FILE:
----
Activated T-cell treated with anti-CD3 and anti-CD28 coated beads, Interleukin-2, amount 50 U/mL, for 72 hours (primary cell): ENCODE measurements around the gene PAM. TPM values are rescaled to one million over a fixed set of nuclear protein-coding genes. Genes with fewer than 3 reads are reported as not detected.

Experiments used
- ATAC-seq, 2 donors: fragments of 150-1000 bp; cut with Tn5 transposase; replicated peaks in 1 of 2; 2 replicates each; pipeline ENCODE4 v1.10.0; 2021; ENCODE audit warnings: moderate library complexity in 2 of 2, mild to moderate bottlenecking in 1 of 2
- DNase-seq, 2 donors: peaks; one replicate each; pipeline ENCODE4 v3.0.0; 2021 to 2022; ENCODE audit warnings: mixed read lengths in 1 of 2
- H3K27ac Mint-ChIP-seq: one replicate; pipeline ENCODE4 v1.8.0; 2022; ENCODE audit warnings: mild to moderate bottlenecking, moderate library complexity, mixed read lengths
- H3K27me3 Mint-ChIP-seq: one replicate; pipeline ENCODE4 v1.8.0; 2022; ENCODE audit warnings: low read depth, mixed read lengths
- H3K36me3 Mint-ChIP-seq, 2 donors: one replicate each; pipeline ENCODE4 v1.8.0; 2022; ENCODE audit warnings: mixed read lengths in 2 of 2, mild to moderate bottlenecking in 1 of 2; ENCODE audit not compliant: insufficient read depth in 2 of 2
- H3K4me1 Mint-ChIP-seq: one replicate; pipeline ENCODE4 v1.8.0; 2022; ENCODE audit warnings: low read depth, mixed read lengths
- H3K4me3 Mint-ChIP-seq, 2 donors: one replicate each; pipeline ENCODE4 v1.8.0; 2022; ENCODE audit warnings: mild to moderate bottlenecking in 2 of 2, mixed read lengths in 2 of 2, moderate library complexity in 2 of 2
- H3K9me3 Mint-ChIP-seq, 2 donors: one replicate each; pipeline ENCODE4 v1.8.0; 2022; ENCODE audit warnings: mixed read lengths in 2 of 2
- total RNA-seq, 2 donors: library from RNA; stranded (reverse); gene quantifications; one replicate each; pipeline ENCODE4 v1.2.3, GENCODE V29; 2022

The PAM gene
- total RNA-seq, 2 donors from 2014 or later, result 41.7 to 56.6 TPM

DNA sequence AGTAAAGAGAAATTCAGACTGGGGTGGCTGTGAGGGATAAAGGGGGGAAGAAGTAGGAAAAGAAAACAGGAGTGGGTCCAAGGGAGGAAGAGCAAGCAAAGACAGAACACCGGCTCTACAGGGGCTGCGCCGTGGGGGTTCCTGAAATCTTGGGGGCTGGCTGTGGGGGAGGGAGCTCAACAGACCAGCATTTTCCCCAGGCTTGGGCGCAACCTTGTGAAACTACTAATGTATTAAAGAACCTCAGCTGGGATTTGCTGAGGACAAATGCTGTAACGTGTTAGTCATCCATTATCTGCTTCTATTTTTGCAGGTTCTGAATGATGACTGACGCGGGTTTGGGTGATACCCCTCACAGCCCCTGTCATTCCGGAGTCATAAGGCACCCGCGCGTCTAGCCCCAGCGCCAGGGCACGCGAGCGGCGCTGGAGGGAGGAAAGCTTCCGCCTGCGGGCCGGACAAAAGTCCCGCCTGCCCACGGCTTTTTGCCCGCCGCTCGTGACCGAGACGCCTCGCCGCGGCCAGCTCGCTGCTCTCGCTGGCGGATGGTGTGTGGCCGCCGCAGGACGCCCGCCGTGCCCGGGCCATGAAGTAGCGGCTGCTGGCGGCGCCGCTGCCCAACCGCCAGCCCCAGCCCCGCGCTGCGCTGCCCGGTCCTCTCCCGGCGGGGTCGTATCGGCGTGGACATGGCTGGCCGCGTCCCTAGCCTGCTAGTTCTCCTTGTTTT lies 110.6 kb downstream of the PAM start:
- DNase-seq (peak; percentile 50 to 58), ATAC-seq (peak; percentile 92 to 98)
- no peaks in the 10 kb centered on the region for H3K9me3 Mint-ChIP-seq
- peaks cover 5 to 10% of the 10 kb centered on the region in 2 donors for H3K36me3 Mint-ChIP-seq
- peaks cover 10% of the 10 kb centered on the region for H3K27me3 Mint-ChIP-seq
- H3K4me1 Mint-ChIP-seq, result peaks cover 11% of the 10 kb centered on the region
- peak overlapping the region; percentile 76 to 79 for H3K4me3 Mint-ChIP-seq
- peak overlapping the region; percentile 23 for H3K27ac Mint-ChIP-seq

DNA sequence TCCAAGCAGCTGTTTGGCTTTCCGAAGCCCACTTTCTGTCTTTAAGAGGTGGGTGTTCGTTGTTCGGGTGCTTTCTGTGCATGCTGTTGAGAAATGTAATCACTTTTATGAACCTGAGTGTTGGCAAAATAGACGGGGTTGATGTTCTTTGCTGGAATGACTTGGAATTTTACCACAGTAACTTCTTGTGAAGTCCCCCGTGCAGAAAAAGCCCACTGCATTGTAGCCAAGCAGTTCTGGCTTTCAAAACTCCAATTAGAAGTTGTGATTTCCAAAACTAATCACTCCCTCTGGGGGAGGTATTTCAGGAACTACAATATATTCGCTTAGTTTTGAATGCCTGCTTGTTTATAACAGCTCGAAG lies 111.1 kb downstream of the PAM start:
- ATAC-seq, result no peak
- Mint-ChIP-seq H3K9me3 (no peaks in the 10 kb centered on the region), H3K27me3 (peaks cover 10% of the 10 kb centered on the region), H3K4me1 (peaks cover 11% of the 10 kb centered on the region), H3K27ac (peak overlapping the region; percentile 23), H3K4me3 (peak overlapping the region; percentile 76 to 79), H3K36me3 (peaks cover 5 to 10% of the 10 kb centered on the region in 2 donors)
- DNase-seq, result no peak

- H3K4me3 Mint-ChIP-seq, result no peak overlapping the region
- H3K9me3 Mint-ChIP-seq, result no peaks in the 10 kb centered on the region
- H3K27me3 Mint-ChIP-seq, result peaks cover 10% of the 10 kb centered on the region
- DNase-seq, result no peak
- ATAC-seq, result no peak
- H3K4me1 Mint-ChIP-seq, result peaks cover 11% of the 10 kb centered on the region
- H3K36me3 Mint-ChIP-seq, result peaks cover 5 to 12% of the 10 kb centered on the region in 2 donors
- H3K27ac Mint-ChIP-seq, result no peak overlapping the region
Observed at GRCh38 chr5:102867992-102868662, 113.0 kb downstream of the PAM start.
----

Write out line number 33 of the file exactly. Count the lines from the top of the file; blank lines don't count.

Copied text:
- H3K27ac Mint-ChIP-seq, result no peak overlapping the region